A SOUTHWICK father has told the emotional tale of his young daughter’s battle with cancer.
Steve Huckle, 44, of Albion Street, is trying to get his book, Tara’s Tale, published to raise awareness of childhood brain tumours.
Despite the difficult subject, the book is very much a story of hope, he said, as Tara is currently tumour free following an operation in April.
“There are two parts to the book, it is kind of mine and Tara’s story, based around my online blog, plus facts and figures,” he added.
“I wanted to publish the book to raise awareness that brain tumours are the UK’s number one child cancer killer.”
He believes leukaemia gets more publicity, as tumours of the brain and central nervous system rank second in incidence.
Steve’s first daughter, Keira, nine, has had no problems and Tara, who was born in April 2007, was healthy until she was two.
Tara suddenly started squinting in June 2009 and became unsteady on her feet.
Her mum, Helena, who now lives in Ovingdean, took her to the doctor and she was referred to an eye specialist.
Concerns were raised and an MRI scan revealed Tara was suffering from a brain tumour the size of a tennis ball.
Steve said: “This was preventing cerebrospinal fluid (CSF) draining properly, causing a build up of pressure and putting her life in danger.”
Tara was rushed to Kings College Hospital in London, and ‘arrived on death’s door’, in the surgeon’s words.
The story follows the family’s rollercoaster ride, including misdiagnosis.
Tara’s battle against her brain tumour continued, including two more operations.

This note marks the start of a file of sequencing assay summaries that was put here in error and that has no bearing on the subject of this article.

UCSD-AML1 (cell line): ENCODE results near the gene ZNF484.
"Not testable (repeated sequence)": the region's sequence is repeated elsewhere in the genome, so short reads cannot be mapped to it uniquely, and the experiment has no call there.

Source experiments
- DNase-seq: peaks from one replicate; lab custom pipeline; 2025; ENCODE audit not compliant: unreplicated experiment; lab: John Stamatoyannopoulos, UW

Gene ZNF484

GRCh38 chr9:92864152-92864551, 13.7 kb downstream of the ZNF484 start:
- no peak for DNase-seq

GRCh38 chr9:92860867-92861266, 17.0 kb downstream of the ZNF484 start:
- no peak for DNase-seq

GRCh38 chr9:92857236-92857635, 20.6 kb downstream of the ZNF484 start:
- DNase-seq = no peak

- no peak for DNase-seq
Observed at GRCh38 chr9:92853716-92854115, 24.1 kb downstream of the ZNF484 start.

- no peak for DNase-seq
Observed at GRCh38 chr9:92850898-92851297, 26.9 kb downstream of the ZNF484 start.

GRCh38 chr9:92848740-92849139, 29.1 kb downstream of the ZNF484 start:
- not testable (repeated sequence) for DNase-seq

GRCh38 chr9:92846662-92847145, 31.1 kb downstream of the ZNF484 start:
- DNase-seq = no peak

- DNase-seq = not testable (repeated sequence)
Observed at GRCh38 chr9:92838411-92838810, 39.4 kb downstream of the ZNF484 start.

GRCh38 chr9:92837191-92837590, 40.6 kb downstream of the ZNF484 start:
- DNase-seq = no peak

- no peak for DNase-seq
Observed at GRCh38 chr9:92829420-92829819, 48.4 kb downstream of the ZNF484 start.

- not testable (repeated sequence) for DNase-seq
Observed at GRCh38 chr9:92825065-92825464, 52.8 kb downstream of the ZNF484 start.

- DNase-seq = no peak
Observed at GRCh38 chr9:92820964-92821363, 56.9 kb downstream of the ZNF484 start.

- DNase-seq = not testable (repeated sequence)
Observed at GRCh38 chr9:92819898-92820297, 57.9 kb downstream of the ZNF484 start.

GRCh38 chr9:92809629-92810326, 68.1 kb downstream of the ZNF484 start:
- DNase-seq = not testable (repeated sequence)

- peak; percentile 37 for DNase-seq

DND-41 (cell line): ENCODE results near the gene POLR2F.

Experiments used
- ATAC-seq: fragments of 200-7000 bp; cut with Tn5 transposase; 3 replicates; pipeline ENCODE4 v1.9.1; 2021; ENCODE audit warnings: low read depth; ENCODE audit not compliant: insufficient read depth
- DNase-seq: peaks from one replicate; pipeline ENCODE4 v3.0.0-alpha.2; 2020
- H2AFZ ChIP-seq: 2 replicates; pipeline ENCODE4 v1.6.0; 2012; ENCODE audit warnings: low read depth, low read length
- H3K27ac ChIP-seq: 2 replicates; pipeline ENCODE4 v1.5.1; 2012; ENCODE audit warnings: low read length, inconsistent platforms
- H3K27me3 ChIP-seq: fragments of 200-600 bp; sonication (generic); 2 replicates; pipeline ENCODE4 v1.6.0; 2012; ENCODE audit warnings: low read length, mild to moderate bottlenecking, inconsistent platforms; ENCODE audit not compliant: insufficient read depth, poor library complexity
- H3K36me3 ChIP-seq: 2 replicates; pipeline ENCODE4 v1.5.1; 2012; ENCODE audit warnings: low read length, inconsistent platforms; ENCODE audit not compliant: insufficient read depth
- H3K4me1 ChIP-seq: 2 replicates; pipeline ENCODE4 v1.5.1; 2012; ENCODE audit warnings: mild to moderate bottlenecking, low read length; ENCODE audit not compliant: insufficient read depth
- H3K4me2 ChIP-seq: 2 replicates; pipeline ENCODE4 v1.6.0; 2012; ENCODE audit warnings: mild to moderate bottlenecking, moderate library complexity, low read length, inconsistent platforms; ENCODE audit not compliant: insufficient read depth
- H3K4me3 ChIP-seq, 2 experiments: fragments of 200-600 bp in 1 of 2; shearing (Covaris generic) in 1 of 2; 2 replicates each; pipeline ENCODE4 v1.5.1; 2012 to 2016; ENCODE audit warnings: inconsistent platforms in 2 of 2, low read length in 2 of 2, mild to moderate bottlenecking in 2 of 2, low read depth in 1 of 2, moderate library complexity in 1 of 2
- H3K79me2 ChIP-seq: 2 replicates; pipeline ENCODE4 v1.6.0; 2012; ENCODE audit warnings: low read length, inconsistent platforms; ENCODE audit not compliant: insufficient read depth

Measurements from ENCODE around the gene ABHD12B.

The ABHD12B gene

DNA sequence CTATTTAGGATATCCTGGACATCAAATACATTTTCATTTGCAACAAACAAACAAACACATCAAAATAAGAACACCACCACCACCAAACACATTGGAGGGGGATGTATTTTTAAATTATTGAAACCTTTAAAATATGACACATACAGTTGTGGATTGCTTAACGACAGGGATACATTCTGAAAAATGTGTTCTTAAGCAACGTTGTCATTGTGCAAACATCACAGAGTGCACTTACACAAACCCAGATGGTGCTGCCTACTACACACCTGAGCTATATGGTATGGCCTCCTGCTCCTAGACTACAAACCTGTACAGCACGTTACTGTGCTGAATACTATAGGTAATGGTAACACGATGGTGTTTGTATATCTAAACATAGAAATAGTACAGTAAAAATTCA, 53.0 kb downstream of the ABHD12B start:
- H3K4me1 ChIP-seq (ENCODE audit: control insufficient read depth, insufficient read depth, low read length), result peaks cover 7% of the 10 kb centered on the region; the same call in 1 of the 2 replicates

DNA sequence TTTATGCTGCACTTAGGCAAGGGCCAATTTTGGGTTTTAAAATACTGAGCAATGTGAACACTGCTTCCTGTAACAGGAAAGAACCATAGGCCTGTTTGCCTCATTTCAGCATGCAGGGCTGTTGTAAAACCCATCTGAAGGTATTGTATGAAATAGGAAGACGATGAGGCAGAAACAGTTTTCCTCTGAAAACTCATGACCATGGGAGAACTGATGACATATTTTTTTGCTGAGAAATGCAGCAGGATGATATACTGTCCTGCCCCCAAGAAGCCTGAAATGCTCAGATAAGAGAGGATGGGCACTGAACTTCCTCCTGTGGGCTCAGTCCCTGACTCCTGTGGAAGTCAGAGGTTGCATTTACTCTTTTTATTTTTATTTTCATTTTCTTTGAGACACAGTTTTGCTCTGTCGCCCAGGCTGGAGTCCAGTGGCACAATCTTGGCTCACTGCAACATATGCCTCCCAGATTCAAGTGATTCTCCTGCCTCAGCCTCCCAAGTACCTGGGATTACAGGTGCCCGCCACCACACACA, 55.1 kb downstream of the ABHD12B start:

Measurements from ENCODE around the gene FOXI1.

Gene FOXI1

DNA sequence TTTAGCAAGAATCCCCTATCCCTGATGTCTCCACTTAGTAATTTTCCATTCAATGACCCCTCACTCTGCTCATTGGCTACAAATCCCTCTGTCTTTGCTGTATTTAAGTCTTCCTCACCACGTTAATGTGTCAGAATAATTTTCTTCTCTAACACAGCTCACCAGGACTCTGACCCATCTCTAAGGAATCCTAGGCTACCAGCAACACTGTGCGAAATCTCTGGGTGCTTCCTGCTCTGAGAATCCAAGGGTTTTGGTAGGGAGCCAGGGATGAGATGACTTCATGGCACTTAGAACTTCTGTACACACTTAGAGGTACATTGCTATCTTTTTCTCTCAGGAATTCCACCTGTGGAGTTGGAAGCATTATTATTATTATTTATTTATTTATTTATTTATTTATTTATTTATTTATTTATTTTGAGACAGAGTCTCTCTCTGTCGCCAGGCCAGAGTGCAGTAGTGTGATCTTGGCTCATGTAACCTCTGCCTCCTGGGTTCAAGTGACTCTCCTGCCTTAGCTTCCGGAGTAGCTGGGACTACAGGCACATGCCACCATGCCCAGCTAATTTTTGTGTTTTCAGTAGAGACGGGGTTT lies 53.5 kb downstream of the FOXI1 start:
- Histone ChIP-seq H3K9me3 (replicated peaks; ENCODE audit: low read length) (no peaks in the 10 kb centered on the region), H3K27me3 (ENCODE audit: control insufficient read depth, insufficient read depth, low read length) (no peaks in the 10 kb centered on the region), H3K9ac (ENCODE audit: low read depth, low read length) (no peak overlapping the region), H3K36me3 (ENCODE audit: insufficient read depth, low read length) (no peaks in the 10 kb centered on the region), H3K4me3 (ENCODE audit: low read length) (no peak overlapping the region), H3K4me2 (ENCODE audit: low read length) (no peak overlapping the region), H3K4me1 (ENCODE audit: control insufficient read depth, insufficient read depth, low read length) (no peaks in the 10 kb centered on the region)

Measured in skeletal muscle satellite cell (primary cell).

In April this year, Tara had surgery at Great Ormond Street just before her sixth birthday.
A scan on July 4 confirmed there was no evidence of any recurrent or residual tumour.
Steve said: “Tara is really well at the moment. She had an operation on April 3, which was successful and removed all of the tumour.”
That doesn’t mean it won’t come back, he added, but there was hope the future will be brighter.
“After the journey we’ve had, it’s a wonderful place to find ourselves,” Steve said.
He is trying to raise funds to self-publish the book via Kickstarter. So far, he has raised £573, 10 per cent of the £5,500 needed.
Steve explained: “I have chosen this route because I believe crowdfunding offers a wonderful opportunity to further raise awareness of my daughter’s illness.”
Visit www.kickstarter.com and search for Tara’s Tale to find out more.
Steve said: “The book is an emotional roller-coaster that is deeply personal, but I have chosen to share it because I want to increase the profile of the condition (which I feel is vital if we are going to beat it).
“Tara’s story must be shared – other families need hope too.”
About 400 children in the UK develop brain tumours each year, with boys affected slightly more often than girls.